Over the past few years and particularly over the past 12 months, I’ve learnt that being myself is the key to success in all areas of my life. It’s incredible to think that I have spent all of my adult life so far wishing I was someone else, feeling as though I wasn’t good enough, wanting to be more beautiful, more successful, in order to achieve my goals – when in actual fact doing all this was driving me further away from my goals and made me ill. My obsessive, perfectionistic nature and anxiety meant I’d manically search for ways to better myself or be the person I desperately thought I ‘should be’. These thoughts would keep me awake at night. I constantly strived for this ‘holy grail’ but never reached it – instead, I was unhappy. When my carefully constructed world (as I knew it) collapsed and I lost my job I was forced to rebuild myself and start all over again – and the mental and physical struggle I experienced forced me to re-evaluate what I was doing, why I was doing it and the way I was thinking – in the end, it truly was a blessing in disguise.

I feel so sad when I see people trying hard to be somebody they’re not. It isn’t always obvious – but little things they do and say give them away because it takes one to know one! Being someone other than who you are is exhausting – a waste of your energy and a waste of your life. It’s not until you unapologetically spend time being yourself that you really start to live your life. So why is it so difficult to ‘be yourself’, what have I learned so far, and how can you do the same?

Being yourself involves letting go

Letting go is increasingly difficult to do when you feel as though you want to control everything in your life. I developed a need for control when I was bullied and carried that through my eating disorder and even have it to this day – although I’m able to live with it now without it taking over my life. Many of us seek control because we live in a world which is unpredictable and fast-moving – we’re always ‘switched on’, always encouraged to be ‘better’ by clever adverts which deliberately tap into our existing low self-esteem. But letting go doesn’t mean you’ll completely lose control – it doesn’t mean you won’t do the things you want to do. Of course, if the things you want to do are really important to you, deep down…

Being yourself forces you to check your motives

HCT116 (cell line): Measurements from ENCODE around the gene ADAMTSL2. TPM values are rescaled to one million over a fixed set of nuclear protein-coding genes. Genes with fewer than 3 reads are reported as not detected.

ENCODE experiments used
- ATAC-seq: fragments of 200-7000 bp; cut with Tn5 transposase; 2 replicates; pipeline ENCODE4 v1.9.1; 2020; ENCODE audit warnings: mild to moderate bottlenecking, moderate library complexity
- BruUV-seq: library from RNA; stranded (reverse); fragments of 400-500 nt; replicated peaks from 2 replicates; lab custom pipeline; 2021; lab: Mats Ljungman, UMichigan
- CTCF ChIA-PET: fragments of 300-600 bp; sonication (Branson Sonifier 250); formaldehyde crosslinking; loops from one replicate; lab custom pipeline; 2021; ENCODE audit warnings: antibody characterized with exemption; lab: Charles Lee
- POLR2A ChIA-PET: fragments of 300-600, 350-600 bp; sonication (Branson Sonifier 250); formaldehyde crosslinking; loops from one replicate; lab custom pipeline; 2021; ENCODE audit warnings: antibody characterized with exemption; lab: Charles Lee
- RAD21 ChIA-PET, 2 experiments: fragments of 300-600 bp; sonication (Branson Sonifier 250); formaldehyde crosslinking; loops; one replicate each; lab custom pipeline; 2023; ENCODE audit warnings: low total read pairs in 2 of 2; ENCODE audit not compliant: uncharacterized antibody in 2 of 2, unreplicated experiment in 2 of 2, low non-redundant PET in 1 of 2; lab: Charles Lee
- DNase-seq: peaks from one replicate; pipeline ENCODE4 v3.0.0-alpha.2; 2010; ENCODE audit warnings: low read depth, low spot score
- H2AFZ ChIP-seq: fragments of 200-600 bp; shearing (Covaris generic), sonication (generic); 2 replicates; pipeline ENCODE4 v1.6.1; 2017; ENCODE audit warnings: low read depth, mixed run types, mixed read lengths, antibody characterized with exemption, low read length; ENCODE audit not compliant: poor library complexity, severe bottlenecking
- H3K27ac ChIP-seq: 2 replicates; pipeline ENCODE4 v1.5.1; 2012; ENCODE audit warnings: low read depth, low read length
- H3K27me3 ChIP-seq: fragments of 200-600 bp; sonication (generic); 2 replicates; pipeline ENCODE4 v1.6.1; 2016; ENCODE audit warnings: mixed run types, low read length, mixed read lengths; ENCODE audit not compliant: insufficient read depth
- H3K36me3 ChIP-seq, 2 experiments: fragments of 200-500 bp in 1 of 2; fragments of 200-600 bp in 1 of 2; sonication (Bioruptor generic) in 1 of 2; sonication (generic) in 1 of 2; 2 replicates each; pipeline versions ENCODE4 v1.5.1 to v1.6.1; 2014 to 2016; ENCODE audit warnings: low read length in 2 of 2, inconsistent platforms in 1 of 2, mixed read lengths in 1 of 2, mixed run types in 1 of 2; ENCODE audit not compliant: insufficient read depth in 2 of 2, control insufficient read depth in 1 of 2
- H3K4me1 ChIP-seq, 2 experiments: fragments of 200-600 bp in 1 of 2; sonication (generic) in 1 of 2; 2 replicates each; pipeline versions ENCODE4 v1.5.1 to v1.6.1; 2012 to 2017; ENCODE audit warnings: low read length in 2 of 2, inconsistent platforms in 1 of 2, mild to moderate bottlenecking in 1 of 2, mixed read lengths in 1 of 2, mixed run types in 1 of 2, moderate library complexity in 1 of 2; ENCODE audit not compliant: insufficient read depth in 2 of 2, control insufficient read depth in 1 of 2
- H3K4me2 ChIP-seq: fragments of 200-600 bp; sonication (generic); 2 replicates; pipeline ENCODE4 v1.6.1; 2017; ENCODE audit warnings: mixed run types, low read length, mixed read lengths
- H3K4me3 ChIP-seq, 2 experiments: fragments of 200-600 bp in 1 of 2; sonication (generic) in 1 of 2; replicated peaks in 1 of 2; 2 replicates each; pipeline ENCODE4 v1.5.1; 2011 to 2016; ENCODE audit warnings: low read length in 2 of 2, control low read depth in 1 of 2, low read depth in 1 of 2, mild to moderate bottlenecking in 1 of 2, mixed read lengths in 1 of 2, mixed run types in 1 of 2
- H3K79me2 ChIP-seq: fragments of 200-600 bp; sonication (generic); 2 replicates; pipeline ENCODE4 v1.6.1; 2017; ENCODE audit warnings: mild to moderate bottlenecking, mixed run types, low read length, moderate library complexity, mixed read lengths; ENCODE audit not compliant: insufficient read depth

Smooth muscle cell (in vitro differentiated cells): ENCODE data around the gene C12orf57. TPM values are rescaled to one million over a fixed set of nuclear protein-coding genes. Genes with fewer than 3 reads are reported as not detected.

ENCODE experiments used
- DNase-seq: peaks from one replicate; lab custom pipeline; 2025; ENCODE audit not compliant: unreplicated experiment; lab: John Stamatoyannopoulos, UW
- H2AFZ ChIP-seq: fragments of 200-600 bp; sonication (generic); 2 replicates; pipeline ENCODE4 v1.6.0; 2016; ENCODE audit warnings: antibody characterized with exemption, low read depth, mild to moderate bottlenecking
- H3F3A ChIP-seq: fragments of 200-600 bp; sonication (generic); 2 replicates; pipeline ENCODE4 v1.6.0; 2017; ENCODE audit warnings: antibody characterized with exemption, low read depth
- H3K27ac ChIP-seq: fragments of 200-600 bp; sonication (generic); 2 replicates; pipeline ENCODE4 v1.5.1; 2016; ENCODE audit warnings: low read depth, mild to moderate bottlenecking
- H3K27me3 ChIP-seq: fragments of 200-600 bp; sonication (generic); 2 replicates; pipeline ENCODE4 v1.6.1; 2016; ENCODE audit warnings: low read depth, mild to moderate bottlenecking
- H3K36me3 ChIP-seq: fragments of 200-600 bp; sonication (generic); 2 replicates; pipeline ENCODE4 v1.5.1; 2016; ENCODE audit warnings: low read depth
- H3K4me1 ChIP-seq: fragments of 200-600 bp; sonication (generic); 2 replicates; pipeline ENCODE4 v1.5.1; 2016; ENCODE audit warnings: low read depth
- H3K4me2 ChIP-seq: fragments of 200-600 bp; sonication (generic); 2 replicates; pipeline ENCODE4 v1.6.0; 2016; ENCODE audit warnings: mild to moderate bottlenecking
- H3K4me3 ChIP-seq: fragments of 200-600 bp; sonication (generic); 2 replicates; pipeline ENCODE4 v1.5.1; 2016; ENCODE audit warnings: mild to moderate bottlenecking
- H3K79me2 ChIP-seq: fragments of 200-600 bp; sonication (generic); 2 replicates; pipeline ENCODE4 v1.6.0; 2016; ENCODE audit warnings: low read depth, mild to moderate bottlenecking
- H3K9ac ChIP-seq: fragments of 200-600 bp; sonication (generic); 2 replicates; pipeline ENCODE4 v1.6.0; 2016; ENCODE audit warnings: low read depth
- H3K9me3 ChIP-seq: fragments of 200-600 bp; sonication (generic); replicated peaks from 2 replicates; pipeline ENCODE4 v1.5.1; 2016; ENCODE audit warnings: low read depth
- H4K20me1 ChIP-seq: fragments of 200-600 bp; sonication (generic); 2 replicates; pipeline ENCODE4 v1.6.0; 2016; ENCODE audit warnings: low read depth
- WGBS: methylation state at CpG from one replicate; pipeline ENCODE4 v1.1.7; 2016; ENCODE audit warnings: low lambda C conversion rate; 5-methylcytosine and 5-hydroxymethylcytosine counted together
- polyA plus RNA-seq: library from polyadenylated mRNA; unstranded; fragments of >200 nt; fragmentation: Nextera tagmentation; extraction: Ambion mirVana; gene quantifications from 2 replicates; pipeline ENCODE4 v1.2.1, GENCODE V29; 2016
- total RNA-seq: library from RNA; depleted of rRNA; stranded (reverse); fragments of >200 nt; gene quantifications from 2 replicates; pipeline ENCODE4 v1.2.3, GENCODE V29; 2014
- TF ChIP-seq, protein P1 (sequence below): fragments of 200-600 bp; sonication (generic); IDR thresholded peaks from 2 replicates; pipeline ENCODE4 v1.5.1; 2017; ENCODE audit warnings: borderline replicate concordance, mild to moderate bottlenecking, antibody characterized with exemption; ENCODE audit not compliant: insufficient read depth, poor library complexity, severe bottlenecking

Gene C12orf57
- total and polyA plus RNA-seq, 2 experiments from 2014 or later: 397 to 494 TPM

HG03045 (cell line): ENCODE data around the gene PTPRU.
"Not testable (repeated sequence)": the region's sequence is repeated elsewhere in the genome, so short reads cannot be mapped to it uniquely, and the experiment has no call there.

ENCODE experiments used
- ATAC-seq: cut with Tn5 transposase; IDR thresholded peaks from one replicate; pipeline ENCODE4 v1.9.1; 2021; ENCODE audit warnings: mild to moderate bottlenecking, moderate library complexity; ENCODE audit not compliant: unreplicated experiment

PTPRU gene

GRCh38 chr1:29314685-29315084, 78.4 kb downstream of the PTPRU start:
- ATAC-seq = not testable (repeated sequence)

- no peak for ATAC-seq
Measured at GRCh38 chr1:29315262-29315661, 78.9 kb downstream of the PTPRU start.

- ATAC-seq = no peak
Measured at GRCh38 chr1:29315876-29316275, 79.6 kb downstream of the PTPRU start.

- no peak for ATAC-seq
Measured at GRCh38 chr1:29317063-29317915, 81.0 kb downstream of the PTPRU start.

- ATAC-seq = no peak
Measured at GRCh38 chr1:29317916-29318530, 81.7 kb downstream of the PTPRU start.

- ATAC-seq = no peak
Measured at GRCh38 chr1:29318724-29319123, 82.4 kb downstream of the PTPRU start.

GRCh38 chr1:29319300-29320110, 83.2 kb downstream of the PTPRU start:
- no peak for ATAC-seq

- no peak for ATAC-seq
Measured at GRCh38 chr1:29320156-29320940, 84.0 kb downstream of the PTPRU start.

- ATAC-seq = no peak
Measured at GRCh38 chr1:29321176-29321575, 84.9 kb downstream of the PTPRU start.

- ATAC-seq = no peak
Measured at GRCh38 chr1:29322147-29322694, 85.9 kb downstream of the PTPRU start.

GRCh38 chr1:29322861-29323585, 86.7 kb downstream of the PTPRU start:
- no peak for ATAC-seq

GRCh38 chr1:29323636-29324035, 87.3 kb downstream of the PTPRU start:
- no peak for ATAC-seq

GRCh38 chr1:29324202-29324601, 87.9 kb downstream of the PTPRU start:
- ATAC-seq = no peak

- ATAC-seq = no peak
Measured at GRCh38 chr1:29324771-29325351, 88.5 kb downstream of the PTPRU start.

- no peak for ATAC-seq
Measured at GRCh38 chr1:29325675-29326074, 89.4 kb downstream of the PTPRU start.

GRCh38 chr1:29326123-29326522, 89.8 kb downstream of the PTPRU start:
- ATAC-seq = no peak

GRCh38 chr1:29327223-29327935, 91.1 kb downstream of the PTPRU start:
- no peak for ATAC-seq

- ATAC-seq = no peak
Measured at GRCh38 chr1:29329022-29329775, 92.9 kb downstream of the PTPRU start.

I realised when I started to let go that it was difficult because I had an image in my head of ‘how life should be’ and ‘who I was’ in that life. That life was perfect, of course, and so was I. That meant that it didn’t exist!! The life was also someone else’s idea of perfect. Being an Instagram model and plastering details of my personal life all over social media aren’t actually high on my agenda – in fact, I just want to travel the world and live somewhere where the sun shines and the sea sparkles. I’m not materialistic – I like to spend more time than is normal in hoodies and pyjamas and I like to spend it with the people I love. Yet here was the so-called ‘perfect life’ I was striving for – complete with Louis Vuitton luggage and a Victoria’s Secret body. I realised that in reality, being the person I ‘thought I should be’ was no fun. It involved ruining every moment by taking endless selfies to get the right one, worrying needlessly about how I looked and revealing intimate details of my life in a narcissistic fashion – all things I just wasn’t comfortable with. Why was I beating myself up for not participating? Then I started to see that life could be amazing if I could let go – and when I realised that the motive wasn’t worth holding on to, that became easier.

Being yourself requires a leap of faith

Because self-loathing very easily becomes a habit, trying to reverse your negative mindset and the behaviours it encourages requires a venture into the unknown. At the moment you know how you react when you see a photograph of a model, you know how you feel scrolling through endless ‘perfect’ images on social media – and although you know it’s harmful you stick with it, because it’s familiar. I went cold turkey with the things that I found triggered my appearance-related anxieties – one by one. Gradually I cut out the things which I knew caused me to compare and be generally unhappy. At first I was tempted back into the familiar way of doing things, and sometimes I did, but it wasn’t difficult to see that they make me feel bad, when by comparison ignorance really is bliss.